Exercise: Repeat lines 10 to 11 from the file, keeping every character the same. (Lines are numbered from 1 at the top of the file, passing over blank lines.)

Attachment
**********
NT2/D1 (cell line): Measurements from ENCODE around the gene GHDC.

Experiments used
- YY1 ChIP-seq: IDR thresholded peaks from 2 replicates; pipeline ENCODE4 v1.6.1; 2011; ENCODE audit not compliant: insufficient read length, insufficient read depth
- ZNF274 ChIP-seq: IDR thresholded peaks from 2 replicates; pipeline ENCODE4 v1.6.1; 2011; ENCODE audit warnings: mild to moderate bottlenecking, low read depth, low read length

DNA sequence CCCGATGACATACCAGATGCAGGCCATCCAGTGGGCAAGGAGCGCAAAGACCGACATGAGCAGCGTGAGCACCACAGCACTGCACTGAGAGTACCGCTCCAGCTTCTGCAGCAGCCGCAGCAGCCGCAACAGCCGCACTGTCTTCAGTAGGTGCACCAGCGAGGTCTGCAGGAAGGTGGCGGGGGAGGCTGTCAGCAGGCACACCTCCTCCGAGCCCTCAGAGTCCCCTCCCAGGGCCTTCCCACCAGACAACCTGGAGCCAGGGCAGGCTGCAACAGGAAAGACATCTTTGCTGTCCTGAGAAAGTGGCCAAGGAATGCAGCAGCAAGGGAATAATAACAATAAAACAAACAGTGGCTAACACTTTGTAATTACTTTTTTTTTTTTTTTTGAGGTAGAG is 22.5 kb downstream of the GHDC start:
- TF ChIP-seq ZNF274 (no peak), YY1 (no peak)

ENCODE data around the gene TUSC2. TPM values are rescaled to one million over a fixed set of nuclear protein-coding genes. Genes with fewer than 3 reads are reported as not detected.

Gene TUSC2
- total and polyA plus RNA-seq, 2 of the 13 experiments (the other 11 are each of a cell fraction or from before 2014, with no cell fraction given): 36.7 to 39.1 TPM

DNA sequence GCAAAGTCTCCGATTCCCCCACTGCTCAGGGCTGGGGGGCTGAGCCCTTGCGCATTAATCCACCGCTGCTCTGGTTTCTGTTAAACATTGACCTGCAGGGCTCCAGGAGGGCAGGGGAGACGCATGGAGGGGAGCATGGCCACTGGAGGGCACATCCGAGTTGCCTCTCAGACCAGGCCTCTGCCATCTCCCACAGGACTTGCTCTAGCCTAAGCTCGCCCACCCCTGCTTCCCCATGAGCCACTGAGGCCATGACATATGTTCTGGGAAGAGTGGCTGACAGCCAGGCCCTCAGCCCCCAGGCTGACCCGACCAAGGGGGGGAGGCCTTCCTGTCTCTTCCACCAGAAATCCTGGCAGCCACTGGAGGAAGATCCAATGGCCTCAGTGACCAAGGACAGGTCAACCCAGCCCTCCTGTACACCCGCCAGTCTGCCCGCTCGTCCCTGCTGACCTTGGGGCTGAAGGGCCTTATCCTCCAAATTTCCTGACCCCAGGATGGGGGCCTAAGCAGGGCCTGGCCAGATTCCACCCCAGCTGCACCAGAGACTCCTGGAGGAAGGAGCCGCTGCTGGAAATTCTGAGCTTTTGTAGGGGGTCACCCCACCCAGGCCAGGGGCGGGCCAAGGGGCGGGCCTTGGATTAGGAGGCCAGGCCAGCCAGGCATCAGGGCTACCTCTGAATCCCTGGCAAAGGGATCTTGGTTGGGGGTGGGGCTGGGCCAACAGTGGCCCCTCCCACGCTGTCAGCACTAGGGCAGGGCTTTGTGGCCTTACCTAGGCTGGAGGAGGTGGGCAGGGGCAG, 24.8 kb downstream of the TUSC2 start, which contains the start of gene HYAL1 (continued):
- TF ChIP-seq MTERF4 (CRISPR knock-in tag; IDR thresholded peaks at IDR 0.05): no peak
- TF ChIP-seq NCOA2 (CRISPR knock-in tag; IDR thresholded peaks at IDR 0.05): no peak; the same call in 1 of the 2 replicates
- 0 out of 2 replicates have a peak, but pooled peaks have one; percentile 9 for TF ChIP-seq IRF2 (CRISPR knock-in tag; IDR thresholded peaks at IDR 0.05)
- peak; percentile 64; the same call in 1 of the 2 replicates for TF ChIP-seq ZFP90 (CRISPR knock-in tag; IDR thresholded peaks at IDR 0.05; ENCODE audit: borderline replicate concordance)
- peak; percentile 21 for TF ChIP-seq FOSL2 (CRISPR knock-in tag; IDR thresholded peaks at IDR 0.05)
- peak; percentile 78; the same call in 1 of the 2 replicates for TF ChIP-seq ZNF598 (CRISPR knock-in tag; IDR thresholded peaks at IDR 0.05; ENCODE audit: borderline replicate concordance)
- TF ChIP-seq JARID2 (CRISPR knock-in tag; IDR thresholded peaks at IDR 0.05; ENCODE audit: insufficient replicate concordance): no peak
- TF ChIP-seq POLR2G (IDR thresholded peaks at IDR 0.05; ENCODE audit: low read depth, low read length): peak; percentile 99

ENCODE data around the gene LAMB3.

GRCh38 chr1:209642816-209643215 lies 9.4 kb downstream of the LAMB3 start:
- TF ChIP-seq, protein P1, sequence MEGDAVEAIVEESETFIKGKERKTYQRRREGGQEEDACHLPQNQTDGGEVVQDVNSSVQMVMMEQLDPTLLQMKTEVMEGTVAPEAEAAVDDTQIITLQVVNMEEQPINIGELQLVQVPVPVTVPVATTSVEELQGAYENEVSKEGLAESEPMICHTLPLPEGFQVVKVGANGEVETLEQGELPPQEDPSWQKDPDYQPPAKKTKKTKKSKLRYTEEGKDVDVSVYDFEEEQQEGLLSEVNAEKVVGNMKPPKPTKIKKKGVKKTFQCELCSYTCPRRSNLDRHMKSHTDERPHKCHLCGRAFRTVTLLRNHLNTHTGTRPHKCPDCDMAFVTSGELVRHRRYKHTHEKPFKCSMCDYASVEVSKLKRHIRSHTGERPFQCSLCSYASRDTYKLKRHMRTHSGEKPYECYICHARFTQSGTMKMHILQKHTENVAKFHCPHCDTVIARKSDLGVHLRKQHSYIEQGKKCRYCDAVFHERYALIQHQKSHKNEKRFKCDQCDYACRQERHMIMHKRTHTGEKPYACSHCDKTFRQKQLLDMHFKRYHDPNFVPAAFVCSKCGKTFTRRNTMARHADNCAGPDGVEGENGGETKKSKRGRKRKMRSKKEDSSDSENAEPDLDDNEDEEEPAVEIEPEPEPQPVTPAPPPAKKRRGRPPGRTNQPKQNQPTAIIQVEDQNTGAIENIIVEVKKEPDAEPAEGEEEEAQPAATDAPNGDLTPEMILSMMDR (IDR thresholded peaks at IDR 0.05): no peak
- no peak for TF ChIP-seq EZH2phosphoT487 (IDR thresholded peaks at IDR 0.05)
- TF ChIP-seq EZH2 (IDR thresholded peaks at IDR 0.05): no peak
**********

DNA sequence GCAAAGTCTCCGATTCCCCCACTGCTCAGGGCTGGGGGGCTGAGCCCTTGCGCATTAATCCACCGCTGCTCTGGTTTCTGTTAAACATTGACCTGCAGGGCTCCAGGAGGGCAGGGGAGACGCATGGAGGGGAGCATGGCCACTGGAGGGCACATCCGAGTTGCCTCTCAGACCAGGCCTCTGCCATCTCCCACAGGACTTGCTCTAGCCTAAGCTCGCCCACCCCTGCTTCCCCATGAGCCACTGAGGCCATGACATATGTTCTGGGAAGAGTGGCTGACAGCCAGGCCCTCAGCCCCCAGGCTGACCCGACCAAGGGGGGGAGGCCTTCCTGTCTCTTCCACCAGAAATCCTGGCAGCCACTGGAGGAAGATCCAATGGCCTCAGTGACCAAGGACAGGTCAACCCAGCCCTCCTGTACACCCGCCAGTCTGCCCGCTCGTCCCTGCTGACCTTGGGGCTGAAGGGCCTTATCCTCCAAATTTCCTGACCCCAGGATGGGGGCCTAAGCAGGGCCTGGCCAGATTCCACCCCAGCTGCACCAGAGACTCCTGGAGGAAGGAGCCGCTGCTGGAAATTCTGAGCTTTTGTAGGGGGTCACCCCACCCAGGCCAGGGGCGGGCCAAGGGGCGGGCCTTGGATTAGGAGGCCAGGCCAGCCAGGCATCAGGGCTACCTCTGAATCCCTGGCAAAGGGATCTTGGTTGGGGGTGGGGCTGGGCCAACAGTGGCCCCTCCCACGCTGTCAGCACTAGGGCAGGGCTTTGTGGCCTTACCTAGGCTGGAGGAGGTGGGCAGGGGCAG, 24.8 kb downstream of the TUSC2 start, which contains the start of gene HYAL1 (continued):
- TF ChIP-seq MTERF4 (CRISPR knock-in tag; IDR thresholded peaks at IDR 0.05): no peak